Those who have the office of apostle in the early church are seen to claim an authority equal to that of the Old Testament prophets, an authority to speak and write words that are God’s very words. Peter encourages his readers to remember “the commandment of the Lord and Savior through your apostles” (2 Peter 3:2). To lie to the apostles (Acts 5:2) is equivalent to lying to the Holy Spirit (Acts 5:3) and lying to God (Acts 5:4).

It would not be surprising therefore to find some of the New Testament writings being placed with the Old Testament Scriptures as part of the canon of Scripture. In fact, this is what we find in at least two instances. In 2 Peter 3:16, Peter shows not only an awareness of the existence of written epistles from Paul, but also a clear willingness to classify “all of his [Paul’s] epistles” with “the other scriptures”: Peter says, “So also our beloved brother Paul wrote to you according to the wisdom given him, speaking of this as he does in all his letters. There are some things in them hard to understand, which the ignorant and unstable twist to their own destruction, as they do the other scriptures” (2 Peter 3:15–16).

A second instance is found in 1 Timothy 5:17–18. Paul says, “Let the elders who rule well be considered worthy of double honor, especially those who labor in preaching and teaching; for the scripture says, “You shall not muzzle an ox when it is treading out the grain,’ and, “The laborer deserves his wages.” ’ The first quotation from “Scripture” is found in Deuteronomy 25:4, but the second quotation, “The laborer deserves his wages,” is found nowhere in the Old Testament. It does occur, however, in Luke 10:7 (with exactly the same words in the Greek text). So here we have Paul apparently quoting a portion of Luke’s gospel and calling it “Scripture,” that is, something that is to be considered part of the canon.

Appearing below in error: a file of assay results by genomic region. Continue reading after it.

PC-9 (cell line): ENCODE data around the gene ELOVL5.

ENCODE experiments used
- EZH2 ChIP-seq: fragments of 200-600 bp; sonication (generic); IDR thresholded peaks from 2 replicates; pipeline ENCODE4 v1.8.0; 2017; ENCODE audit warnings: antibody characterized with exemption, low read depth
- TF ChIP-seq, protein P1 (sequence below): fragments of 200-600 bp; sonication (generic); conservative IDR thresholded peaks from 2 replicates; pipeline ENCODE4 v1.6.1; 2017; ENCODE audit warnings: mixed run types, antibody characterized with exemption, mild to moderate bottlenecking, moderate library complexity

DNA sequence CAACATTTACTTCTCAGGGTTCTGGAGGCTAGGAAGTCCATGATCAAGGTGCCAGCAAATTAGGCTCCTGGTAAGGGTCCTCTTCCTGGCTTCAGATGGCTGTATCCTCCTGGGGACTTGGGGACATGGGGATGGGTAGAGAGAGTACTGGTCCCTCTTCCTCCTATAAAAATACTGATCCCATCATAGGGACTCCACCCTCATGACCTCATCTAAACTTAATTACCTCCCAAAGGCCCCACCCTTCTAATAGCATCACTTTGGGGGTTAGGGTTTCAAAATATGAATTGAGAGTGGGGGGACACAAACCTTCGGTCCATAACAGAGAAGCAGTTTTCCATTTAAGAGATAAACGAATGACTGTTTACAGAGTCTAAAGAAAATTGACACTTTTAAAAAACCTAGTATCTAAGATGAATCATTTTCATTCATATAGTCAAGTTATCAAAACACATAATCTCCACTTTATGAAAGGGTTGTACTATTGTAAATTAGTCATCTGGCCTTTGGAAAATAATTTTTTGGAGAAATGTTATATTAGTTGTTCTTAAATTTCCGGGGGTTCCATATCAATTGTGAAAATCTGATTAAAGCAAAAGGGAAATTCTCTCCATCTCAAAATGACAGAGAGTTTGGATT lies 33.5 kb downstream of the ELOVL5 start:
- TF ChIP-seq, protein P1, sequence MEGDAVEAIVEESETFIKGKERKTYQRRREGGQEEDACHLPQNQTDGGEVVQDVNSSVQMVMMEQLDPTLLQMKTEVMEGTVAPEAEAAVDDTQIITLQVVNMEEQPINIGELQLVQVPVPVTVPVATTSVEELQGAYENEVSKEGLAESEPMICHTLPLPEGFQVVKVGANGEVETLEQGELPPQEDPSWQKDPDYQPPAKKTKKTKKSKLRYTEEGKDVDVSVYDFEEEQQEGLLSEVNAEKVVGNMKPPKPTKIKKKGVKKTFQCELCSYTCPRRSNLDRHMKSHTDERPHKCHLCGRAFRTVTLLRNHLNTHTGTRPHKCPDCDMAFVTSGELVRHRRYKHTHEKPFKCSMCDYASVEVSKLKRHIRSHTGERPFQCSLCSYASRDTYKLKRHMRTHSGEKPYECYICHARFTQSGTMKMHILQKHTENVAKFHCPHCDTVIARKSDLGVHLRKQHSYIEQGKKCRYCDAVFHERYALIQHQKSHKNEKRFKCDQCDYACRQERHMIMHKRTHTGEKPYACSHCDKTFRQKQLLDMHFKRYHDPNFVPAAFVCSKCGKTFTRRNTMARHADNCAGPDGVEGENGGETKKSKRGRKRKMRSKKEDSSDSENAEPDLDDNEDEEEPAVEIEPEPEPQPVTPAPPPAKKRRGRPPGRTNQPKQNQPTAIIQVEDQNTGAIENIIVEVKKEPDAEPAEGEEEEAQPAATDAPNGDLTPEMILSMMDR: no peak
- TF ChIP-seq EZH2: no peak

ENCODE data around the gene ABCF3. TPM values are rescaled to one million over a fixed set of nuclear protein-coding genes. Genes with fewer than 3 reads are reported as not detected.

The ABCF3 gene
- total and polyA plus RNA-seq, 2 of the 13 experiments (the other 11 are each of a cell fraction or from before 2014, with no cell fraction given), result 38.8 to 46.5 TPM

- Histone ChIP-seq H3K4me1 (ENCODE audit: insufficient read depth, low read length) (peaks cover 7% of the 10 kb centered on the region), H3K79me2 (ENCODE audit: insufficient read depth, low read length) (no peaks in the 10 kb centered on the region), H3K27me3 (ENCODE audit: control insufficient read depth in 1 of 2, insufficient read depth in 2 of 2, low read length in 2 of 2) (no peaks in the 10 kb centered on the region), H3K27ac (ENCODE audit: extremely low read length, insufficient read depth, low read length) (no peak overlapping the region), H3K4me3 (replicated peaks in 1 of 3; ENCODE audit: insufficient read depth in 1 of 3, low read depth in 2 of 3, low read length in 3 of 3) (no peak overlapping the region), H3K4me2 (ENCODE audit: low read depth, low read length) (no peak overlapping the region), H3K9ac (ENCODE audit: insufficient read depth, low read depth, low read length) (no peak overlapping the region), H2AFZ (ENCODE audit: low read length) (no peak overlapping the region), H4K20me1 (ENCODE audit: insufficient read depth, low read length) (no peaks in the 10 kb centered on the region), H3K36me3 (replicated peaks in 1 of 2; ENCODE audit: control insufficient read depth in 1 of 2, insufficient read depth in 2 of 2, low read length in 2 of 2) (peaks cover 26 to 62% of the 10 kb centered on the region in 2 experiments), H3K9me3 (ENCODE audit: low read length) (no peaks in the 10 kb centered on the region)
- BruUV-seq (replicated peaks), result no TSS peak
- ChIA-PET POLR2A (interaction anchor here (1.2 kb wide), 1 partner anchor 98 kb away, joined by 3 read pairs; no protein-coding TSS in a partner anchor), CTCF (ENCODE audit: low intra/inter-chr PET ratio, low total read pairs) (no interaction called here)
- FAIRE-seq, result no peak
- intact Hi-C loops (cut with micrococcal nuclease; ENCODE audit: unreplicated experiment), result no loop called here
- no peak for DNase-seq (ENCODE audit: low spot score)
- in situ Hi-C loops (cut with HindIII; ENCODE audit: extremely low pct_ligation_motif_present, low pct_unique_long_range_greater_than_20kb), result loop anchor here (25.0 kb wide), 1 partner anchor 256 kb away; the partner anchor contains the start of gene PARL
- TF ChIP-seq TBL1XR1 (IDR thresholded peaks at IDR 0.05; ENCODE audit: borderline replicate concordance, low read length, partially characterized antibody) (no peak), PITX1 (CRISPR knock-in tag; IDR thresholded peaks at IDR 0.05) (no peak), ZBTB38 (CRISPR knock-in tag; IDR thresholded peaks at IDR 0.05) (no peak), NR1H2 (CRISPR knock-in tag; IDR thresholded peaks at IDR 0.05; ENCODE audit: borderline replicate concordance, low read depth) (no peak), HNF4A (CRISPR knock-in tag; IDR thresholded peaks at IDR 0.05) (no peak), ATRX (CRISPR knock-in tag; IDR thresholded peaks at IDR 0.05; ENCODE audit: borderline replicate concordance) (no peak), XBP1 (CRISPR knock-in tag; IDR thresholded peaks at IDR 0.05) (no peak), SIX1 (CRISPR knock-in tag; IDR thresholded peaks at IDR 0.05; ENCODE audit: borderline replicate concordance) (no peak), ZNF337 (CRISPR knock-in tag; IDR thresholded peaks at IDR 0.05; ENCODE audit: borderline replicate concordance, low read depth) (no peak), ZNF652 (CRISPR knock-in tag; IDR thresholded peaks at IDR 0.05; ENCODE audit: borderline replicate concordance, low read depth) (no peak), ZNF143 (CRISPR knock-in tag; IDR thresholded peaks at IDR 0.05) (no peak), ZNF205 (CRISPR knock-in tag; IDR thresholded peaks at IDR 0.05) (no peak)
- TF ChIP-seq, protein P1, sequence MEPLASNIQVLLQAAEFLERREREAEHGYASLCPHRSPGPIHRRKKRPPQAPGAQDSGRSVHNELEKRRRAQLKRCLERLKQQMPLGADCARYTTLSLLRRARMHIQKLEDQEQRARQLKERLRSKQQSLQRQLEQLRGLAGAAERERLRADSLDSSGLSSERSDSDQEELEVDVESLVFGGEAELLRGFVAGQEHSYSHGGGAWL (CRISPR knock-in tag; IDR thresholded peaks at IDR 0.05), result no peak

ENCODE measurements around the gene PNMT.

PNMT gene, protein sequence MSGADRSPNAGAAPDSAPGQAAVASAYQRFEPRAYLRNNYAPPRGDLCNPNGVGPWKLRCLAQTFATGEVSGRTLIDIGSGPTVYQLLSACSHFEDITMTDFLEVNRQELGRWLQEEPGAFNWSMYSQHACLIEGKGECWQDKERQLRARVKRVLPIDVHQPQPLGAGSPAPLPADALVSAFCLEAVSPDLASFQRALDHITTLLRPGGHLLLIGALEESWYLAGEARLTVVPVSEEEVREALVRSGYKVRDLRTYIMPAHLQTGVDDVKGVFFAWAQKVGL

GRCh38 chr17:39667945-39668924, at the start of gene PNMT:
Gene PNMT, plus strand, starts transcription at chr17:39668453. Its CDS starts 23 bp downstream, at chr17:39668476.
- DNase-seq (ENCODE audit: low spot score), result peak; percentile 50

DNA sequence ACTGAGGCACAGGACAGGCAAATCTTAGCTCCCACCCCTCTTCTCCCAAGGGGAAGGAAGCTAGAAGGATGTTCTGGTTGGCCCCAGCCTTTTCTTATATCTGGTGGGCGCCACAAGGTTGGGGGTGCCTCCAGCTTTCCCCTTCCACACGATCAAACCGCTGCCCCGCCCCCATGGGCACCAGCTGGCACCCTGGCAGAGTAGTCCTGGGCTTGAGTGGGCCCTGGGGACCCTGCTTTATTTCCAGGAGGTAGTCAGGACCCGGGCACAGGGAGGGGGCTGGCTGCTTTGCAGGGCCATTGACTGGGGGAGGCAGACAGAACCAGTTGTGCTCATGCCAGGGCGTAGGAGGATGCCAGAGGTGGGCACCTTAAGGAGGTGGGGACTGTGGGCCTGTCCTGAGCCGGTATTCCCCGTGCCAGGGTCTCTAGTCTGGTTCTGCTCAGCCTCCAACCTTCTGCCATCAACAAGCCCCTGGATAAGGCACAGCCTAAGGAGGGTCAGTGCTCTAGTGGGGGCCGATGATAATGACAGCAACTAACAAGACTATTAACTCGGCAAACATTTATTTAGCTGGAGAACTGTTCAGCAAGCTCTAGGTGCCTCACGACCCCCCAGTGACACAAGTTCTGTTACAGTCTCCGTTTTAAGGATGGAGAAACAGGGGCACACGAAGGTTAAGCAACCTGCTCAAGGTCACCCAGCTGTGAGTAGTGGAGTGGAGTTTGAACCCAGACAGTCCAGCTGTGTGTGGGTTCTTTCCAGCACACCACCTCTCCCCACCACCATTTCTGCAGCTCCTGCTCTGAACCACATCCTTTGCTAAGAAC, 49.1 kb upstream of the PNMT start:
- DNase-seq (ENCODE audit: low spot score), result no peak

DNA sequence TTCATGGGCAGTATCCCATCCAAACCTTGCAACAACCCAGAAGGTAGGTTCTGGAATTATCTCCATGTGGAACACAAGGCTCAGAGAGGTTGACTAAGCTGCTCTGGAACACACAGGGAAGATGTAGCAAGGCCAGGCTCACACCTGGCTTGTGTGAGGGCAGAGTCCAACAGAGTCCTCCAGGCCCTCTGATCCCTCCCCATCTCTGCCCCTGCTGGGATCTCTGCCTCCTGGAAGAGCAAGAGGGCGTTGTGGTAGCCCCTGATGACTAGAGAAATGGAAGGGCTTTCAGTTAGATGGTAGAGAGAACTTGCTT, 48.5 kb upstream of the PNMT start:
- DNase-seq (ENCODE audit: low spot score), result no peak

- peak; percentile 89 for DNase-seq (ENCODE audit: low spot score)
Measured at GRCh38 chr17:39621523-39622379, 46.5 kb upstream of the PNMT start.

Because the apostles, by virtue of their apostolic office, had authority to write words of Scripture, the authentic written teachings of the apostles were accepted by the early church as part of the canon of Scripture. If we accept the arguments for the traditional views of authorship of the New Testament writings, then we have most of the New Testament in the canon because of direct authorship by the apostles. This would include Matthew; John; Romans to Philemon (all of the Pauline epistles); James;24 1 and 2 Peter; 1, 2, and 3 John; and Revelation.

This leaves five books, Mark, Luke, Acts, Hebrews, and Jude, which were not written by apostles.

For some books (at least Mark, Luke, and Acts, and perhaps Hebrews and Jude as well), the church had, at least in some areas, the personal testimony of some living apostles to affirm the absolute divine authority of these books. For example, Paul would have affirmed the authenticity of Luke and Acts, and Peter would have affirmed the authenticity of Mark as containing the gospel which he himself preached.

In a.d. 367 the Thirty-ninth Paschal Letter of Athanasius contained an exact list of the twenty-seven New Testament books we have today. This was the list of books accepted by the churches in the eastern part of the Mediterranean world. Thirty years later, in a.d. 397, the Council of Carthage, representing the churches in the western part of the Mediterranean world, agreed with the eastern churches on the same list. These are the earliest final lists of our present-day canon.

 

1. Why is it important to your Christian life to know which writings are God’s Word and which are not?

2. Mormons, Jehovah’s Witnesses, and members of other cults have claimed present-day revelations from God that they count equal to the Bible in authority. What reasons can you give to indicate the falsity of those claims? In practice, do these people treat the Bible as an authority equal to these other “revelations”?[3]

 


[1] Based on and various Quotes from Wayne Grudem’s Systematic Theology, Zondervan

[2] All Scripture from ESV Bible, Crossway

[3] Grudem, W. A. (2004). Systematic theology: an introduction to biblical doctrine (p. 69). Leicester, England; Grand Rapids, MI: Inter-Varsity Press; Zondervan Pub. House.